Insurance Law §§ 3216(i)(11)(C), 3221(l)(11)(C) and 4303(p)(2) define “mammography screening” as an X-ray examination of the breast using dedicated equipment, including X-ray tube, filter, compression device, screens, films and cassettes, with an average glandular radiation dose less than 0.5 rem per view per breast.  Tomosynthesis falls under the definition of “mammography screening” and therefore must be covered when medically necessary. 

    As noted in Insurance Circular Letter No. 2 (2016), Insurance Law §§ 3216(i)(11)(B), 3221(l)(11)(B), and 4303(p)(1)(D) require that issuers cover mammography screenings without annual deductibles or coinsurance for policies and contracts issued, renewed, modified, or amended on or after January 1, 2017 with respect to participating providers in the issuer’s network, or with respect to non-participating providers, if the issuer does not have a participating provider in the in-network benefits portion of its network with the appropriate training and experience to meet the particular health care needs of the insured pursuant to Insurance Law § 3217-d(d) or 4306-c(d), or as applicable, Public Health Law § 4403(6)(a).  In addition, Insurance Law §§ 3216(i)(11)(F), 3221(l)(11)(F), and 4303(p)(5) require that screening and diagnostic imaging for the detection of breast cancer, including diagnostic mammograms, breast ultrasounds, or magnetic resonance imaging, covered under the policy or contract, shall not be subject to annual deductibles or coinsurance, effective for policies or contracts that are issued, renewed, modified, or amended on or after January 1, 2017.  Tomosynthesis is a screening and diagnostic imaging tool for the detection of breast cancer that is covered by these provisions.  Therefore, an issuer must cover tomosynthesis, when medically necessary, without being subject to annual deductibles or coinsurance.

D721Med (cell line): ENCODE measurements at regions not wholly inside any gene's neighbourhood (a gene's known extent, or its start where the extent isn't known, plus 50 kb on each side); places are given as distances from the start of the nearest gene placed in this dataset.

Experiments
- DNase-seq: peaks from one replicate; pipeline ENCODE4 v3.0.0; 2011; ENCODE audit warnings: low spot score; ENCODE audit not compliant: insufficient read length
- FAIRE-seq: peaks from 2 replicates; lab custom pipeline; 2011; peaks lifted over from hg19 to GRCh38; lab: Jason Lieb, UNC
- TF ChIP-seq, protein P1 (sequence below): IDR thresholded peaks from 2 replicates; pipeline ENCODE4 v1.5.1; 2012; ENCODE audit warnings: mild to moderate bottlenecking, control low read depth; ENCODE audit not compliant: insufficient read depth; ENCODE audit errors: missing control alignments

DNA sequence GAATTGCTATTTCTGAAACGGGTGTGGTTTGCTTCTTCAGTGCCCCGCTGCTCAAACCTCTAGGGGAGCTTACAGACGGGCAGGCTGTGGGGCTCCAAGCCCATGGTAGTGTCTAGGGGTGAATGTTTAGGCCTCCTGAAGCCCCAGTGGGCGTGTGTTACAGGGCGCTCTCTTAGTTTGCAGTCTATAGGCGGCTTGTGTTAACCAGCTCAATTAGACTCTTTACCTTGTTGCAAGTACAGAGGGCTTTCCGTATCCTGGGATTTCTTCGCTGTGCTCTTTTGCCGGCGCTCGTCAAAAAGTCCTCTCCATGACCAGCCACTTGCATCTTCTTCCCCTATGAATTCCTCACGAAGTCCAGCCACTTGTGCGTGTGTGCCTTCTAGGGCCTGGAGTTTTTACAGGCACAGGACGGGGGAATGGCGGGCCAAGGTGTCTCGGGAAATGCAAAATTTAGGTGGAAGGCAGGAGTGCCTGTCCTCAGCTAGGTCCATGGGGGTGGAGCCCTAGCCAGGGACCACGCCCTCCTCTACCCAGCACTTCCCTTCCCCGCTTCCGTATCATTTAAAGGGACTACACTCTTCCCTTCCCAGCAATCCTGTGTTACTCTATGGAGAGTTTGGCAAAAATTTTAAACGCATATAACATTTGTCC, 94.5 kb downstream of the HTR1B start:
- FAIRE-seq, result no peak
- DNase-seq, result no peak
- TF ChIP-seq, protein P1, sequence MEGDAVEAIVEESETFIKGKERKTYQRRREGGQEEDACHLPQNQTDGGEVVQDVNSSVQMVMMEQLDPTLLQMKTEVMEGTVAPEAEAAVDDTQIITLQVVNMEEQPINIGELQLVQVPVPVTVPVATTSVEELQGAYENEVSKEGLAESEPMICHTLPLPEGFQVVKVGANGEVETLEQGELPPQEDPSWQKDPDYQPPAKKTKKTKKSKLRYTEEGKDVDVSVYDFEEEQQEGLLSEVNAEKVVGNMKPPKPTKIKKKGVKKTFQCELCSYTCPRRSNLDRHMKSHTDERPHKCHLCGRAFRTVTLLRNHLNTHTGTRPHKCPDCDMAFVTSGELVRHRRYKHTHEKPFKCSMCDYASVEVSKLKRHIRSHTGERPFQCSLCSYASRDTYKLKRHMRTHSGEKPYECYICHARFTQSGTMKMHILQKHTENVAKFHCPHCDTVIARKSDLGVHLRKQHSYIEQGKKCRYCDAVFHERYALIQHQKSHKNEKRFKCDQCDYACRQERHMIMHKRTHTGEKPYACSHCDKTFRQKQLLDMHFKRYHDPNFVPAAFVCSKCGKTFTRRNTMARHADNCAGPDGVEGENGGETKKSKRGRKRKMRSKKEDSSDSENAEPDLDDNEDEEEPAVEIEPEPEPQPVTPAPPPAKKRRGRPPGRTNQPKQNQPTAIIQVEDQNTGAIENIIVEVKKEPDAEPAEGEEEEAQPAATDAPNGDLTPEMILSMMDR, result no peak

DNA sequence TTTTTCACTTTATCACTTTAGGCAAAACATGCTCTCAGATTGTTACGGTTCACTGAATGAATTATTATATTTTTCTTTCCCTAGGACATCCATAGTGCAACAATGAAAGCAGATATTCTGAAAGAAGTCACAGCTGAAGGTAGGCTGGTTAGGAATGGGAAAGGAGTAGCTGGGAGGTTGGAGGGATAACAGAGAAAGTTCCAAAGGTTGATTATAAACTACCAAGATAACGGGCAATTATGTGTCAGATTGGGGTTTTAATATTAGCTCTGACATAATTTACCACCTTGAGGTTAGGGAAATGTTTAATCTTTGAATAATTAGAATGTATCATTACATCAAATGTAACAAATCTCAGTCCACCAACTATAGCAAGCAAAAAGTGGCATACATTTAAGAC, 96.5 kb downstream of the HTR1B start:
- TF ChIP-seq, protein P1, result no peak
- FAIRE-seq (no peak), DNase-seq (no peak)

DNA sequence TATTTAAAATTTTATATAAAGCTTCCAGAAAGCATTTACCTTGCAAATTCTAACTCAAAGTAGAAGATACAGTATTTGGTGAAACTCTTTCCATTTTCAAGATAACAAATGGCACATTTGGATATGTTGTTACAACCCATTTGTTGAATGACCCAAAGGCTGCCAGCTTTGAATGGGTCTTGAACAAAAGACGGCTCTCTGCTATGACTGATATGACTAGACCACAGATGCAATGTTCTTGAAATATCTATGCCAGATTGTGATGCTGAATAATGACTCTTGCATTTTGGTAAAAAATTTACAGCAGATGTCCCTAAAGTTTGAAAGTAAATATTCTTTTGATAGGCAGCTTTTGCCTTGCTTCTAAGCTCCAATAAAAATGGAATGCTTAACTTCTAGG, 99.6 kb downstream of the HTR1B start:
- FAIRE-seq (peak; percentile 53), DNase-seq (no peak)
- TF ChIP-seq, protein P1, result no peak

The Superintendent urges each issuer to ensure that its participating providers are aware of the criteria that the issuer uses in determining whether tomosynthesis is medically necessary for a particular patient, including the patient’s family history and whether she has dense breast tissue.  Additionally, each issuer should remind participating providers who are prohibited by contract with the issuer from balance billing patients of the contractual hold harmless requirements when services are denied as not medically necessary.  Furthermore, issuers should consider the latest scientific evidence when developing medical necessity criteria and when making medical necessity determinations regarding coverage for tomosynthesis.  Current scientific evidence includes the following:  Sarah M. Friedewald, MD, et al., Breast Cancer Screening Using Tomosynthesis in Combination With Digital Mammography, 331 JAMA 2499 (June 25, 2014); Melissa A. Durand, MD, et al,. Early Clinical Experience with Digital Breast Tomosynthesis for Screening Mammography, 274 Radiology 85 (Jan. 2015); Brian M. Haas, MD, et al., Comparison of Tomosynthesis Plus Digital Mammography and Digital Mammography Alone for Breast Cancer Screening, 269 Radiology 694 (Dec. 2013); Per Skaane, MD, PhD, Comparison of Digital Mammography Alone and Digital Mammography Plus Tomosynthesis in a Population-based Screening Program, 267 Radiology 47 (Apr. 2013).  These articles represent a growing body of evidence regarding the effectiveness of tomosynthesis.